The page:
In Elizabethan times this idealism flourished in a perfection of style and execution. The games of this period embodied an abstract morality which was consistently informed by theoretical speculation of a religious and philosophical nature. Formalized contests of skill, strength and nobility were patronized by Queen Elizabeth. The tourney, racing, archery, tennis and wrestling were pursued with enormous attention to etiquette and the preservation of sportsmanlike behaviour. They represented exemplary demonstrations of a refined adherence to principles of a transcendent order which in themselves approximated eternal laws of the universe. The other side of this eternal operation of forces was the prize of survival, of strength, fertility and rebirth. If gamesters sought to achieve a standard of excellence, they also sought to celebrate their strength and their ability to overcome opposing forces. Thus the festivals of spring were witness to boisterous games of keen contest and conflict. Individuals struggled for what had been in pagan times the fertility prize, and their mass participation sometimes took on riotous proportions. In Indo-European cultures the football was originally the head of a bull which had been sacrificed for the crops and which was competed for by those who wanted to fertilize their fields. In some of the sixteenth century English games the symbolism lay nearer the surface, as in the case of the phallic maypole erected for adornment in spring fertility rites during which dancing and wrestling contests took place. Even the fetes of the church calendar were marked by celebrations of a combative nature like tug of war, where the victors represented the rebirth of vernal potency and the subjugation of darkness. It is significant that the losers were usually dragged in the darkness through the mud.

 While Martin Luther advocated games and physical activity, his successor, John Calvin, did not. The Reformation induced a negative and suspicious attitude towards the body and its sportive uses. The profound distrust of any physical exertion pursued for other than 'honest toil' led the Puritans to become "one of the most effective pressure groups to which physical activities have ever been subjugated". If honest labour was service to God and construed as a man's moral duty, then any form of play took on the taint of time-wasting, idleness and indulgence in vice. English Puritans, like their American descendants, viewed all pride in physical prowess and the pursuit of physical activity for its own sake as personally damning and socially corrupting. They condemned dancing for its carnality, football for its violence, maypoles for their paganism, and all sport that despoiled the Sabbath. Since Sundays were the only days when most people had the opportunity to play, this amounted to a condemnation of games in general.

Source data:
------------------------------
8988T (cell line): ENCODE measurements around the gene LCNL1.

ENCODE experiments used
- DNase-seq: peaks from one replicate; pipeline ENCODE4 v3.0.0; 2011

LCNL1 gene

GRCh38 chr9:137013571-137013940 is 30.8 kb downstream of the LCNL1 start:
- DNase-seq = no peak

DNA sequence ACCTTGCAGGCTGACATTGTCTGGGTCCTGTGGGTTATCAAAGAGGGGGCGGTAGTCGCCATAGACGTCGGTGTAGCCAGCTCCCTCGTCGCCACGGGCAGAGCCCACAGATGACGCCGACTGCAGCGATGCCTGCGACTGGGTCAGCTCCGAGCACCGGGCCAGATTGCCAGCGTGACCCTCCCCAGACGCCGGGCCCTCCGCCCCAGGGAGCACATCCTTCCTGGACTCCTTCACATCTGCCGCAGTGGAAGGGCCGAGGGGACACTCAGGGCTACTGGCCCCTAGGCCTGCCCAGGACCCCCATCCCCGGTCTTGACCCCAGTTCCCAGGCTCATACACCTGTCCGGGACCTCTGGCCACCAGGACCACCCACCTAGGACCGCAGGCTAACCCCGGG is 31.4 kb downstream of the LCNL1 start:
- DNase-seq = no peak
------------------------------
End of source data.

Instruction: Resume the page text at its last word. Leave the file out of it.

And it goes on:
Though these prejudices now seem remote to us, it would be a mistake to assume that they are distant from us psychologically. Suspicion and reservation still lurk in the subconscious of many moderns when it comes to play, and those who actively pursue it often feel the need to rationalize their activities in utilitarian terms. A suggestive question was raised by one writer who asked, "Is it because we are puritanical at heart that we have given so little serious attention to man as a playing animal?" One might carry this further and ask whether man is not rather a playing mind. But the body does express the play and the experience of the senses in enacting that which the mind seeks to understand. Play contains the twin elements of chance and competition. Both are expressions of macrocosmic law at work and man ponders them through mental and physical involvement in their testing. The frivolous-seeming nature of play really affords a freshness of approach to an old problem, an exploration of limits through joking and jest. By dodging and running, feinting and jumping, the game goes on and the endless mystery surrounding the forces which weave in and out and lead to its completion are again re-examined and pondered. That Plato well understood the many shades of mental expression possible through such gamesmanship is wittily borne out in the words he ascribes to Socrates, who cautions his fellows: "Let us be wise now, for I see a fool coming."

 The complexities of human nature are not necessarily unravelled in the context of play, but many of their most powerful facets are revealed during its course. The behaviour of a crowd at a football or soccer match, the peculiar play of a rugby scrum, the paraphernalia and pageantry of the fox hunt, all remind one that rational and conscious motivation occupies only a small area of the prompting behind many of our play pursuits. It may well prove that a proper investigation of the various pressures upon popular attitudes towards games in the past might yield helpful insights for the twentieth century in which game theory has become part of sociology, politics, psychology and international affairs. Such an examination would be misleading, however, if it only took into consideration the attitudes that have existed in one or two regions of the globe. The puritanical attitudes of seventeenth century Europe were not experienced by Algonquian or Uitoto ball players and they do not help one understand the mythic symbolism in games which arouse such strong responses in both participants and spectators alike.